And one last story to add in. When we were crossing a bridge in Guangzhou the next day, there were 6-7 different street sellers in a line all selling Tiger's paws. It was really sad. They sell them for Chinese medicine I think. :( Tigers paws don't belong on bridges in Guangzhou... they belong on the tiger!

Posted by Anna1289 20:30 Archived in China Comments (0)

Apple a day, no need to go to doctor

A week back in China

overcast 34 °C

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A view from our floor of the teacher's block overlooking the school

I've had an eventful week, to say the least. But thoroughly enjoying my life at this school so far. I teach 16 classes of 12 year olds, 5 classes of 15 year olds, and 2 classes of 16 year olds... a variety! Each class has about 50 students (so its smaller than last year when there were 55-60 students in a class). It's tiring work, as their English level isn't as good as last year, but their behaviour and respect is much much better! I think it's the location of the school, and also because it's what we call a private school- they have to take entrance tests to be selected and if they don't continually meet grades they can be kicked out (although I'm sure there are plenty of routes around that).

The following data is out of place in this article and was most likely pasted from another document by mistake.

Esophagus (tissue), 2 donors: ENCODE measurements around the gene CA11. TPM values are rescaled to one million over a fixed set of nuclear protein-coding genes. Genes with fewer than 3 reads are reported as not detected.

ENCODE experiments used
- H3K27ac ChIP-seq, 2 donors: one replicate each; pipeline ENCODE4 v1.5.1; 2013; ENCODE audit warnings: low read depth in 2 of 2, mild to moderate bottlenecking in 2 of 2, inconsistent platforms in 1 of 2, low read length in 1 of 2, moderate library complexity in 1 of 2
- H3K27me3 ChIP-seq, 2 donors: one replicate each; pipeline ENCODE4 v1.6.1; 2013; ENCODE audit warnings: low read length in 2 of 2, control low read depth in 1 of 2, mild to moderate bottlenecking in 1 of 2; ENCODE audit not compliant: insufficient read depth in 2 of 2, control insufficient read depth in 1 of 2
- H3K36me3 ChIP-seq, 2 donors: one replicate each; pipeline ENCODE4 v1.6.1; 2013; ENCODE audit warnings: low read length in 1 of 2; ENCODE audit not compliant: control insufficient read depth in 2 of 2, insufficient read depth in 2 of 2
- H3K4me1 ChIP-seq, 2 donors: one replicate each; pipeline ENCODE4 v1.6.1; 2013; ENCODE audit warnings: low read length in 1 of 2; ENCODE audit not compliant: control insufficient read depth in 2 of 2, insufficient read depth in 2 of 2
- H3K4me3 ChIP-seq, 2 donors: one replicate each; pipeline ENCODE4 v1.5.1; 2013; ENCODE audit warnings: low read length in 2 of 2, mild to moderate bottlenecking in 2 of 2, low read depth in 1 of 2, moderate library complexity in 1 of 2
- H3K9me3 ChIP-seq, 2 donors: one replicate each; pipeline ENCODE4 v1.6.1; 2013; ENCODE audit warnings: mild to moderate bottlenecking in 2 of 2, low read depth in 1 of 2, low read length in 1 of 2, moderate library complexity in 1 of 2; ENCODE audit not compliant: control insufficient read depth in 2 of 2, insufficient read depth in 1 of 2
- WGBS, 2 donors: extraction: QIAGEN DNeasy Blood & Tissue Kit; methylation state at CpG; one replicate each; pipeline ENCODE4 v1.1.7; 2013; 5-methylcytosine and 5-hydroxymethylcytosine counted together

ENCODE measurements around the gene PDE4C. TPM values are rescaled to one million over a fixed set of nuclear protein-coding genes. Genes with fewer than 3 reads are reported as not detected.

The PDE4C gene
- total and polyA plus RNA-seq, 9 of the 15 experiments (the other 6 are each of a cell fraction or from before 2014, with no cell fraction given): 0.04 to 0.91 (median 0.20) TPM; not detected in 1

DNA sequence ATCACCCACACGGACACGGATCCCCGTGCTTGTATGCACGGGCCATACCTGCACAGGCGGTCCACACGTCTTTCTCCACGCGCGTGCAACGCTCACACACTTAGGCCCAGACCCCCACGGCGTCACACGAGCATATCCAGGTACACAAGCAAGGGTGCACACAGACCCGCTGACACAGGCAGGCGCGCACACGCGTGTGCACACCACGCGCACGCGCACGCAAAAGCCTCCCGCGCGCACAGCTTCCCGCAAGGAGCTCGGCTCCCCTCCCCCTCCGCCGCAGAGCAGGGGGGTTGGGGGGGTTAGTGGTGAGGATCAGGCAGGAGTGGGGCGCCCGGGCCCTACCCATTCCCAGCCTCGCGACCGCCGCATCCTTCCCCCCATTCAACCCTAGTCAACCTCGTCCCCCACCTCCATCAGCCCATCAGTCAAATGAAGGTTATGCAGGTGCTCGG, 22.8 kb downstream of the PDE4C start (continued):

This week's lesson is an introduction lesson and we're playing a game where they ask questions to two 'fake anna's' and the fake Anna's have to answer pretending that they are me. The routine questions are: Where are you from? What is your favourite food / colour? What is your telephone number? What are your hobbies? What is your favourite sport? How many people are in your family?, and also every single class asks 'what is your weight?' and they have not said that i am any less than 70 kg (most of the time i get 100 kg... which is 220 pounds) lol! its hilarious. This is probably a good reason why people who don't have thick skin should not come to china... or they should develop thick skin FAST! I also get more obscure questions like How long are your legs? What are the sizes of your feet? What is your father's name? (Surprisingly they got this right after I gave them a hint that someone in that class had the same english name!)

Roger's routine questions, in this order are:

Do you have a girlfriend?
How many girlfriends do you have?
Do you have a son?
When will you have a son?